Cultural Intelligence As Extension of Emotional Intelligence Research Paper

Excerpt from Research Paper :

Cultural Intelligence

Culture matters not just to people but also to organizations. There is always going to be an organizational culture in which people work and operate, a culture that reinforces how they interact with others and provides them with a sense of what values are appropriate and what ethical principles they should align their actions. Yet when one talks about cultural intelligence one is talking about cultural understanding, i.e., one’s knowledge of other cultures, the values that are promoted in other cultures, the experiences, ideals, worldview, and sense of identity that can be found in other cultures. Why is this important for a person in a leadership position or in human resources? The answer is easy: connecting with others, relating with them, and interacting with them in an effective manner can best be achieved if one is open to and understanding of that person’s culture. In other words, the more open-minded and informed an individual is about other cultures, the more likely that person is to get along with others in a genial and positive manner.

Cultural intelligence can best be defined as understanding of human beings that goes beyond the universal and focuses on the particular, with regards to where people and groups come from. As Earley and Mosakowski (2004) put it, cultural intelligence comes into play where emotional intelligence leaves off: “A person with high emotional intelligence grasps what makes us human and at the same time what makes each of us different from one another. A person with high cultural intelligence can somehow tease out of a…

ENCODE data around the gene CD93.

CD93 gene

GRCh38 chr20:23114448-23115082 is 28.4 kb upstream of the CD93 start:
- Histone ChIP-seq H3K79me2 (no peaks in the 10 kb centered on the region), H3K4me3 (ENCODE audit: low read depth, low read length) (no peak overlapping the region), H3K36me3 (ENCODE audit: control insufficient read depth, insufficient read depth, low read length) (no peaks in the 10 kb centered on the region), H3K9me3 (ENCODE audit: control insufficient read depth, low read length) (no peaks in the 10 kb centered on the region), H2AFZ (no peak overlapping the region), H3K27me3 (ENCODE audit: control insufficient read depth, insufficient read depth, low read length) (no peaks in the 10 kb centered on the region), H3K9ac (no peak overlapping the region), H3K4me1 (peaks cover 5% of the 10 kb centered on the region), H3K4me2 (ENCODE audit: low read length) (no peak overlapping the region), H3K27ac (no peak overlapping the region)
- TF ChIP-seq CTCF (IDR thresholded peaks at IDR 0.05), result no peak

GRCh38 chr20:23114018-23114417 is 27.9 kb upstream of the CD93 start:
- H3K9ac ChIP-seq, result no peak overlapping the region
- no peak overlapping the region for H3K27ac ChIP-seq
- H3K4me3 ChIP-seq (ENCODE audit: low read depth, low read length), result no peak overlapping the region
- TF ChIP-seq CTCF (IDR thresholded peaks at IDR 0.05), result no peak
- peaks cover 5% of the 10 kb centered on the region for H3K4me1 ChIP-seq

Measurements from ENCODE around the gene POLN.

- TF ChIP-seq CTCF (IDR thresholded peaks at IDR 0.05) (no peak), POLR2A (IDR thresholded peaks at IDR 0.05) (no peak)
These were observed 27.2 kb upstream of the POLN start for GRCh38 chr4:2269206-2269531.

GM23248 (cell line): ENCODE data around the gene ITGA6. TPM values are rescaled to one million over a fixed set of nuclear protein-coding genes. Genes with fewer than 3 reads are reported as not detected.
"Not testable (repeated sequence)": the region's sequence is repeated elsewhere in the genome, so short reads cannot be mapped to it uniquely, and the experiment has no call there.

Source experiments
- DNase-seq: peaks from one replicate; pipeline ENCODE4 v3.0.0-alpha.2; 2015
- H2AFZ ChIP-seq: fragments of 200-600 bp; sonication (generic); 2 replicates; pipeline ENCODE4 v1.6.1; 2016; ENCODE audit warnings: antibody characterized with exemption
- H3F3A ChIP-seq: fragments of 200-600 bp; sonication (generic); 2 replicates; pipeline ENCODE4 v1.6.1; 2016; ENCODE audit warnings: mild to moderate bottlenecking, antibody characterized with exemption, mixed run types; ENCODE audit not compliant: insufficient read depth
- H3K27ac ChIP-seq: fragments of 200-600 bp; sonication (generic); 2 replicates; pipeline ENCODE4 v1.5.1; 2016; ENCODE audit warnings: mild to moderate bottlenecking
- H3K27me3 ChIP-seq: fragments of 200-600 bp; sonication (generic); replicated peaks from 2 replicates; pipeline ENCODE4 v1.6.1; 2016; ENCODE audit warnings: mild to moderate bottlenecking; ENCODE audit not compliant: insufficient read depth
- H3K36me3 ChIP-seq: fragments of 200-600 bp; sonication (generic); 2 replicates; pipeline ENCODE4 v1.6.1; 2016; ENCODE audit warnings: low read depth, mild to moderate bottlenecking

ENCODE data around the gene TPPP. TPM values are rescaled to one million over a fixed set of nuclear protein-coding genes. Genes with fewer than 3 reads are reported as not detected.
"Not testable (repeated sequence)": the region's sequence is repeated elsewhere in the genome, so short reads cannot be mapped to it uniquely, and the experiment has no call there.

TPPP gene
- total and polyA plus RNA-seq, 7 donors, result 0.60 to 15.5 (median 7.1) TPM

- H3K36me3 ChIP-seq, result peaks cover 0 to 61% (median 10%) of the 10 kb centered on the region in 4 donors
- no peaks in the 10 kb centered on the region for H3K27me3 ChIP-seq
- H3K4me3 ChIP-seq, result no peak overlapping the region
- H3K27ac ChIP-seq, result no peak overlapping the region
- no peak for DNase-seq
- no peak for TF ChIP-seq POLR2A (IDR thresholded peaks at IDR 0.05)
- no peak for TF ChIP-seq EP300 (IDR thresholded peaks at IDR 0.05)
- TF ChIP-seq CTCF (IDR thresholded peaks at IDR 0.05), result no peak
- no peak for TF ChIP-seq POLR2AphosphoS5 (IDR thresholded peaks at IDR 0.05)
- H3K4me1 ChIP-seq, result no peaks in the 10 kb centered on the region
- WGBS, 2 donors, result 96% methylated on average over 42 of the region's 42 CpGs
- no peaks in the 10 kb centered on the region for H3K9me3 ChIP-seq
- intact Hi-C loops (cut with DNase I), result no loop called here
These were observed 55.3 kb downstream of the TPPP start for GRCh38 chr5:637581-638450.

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…research the culture of China and thus was shocked when it found that it had to close its doors due to lack of sales (Kuhne, 2016).

When one has cultural intelligence, one is better prepared to make the right decisions when it comes to interacting with people of other cultures. Hofstede’s cultural dimensions can be a great aid in developing one’s culture intelligence. Hofstede looks at the cultural dimensions of cultures all over the world and ranks them according to a scale. He looks at the way certain cultures view power distance, at the way they view leisure, at the way they view individualism vs. collectivism, whether they are oriented towards a long-term vision or a short-term vision, and so on. These dimensions can tell one a lot about a culture and what to…

Sources Used in Documents:


Earley, P. C., & Mosakowski, E. (2004). Cultural intelligence. Harvard Business Review, 82(10), 139-146.

Kühne, B. (2016). Mattel’s Second Attempt to Crack the Chinese Market: Will China

Embrace the American Barbie Doll This Time?. In Market Entry in China (pp. 147-163). Springer, Cham.

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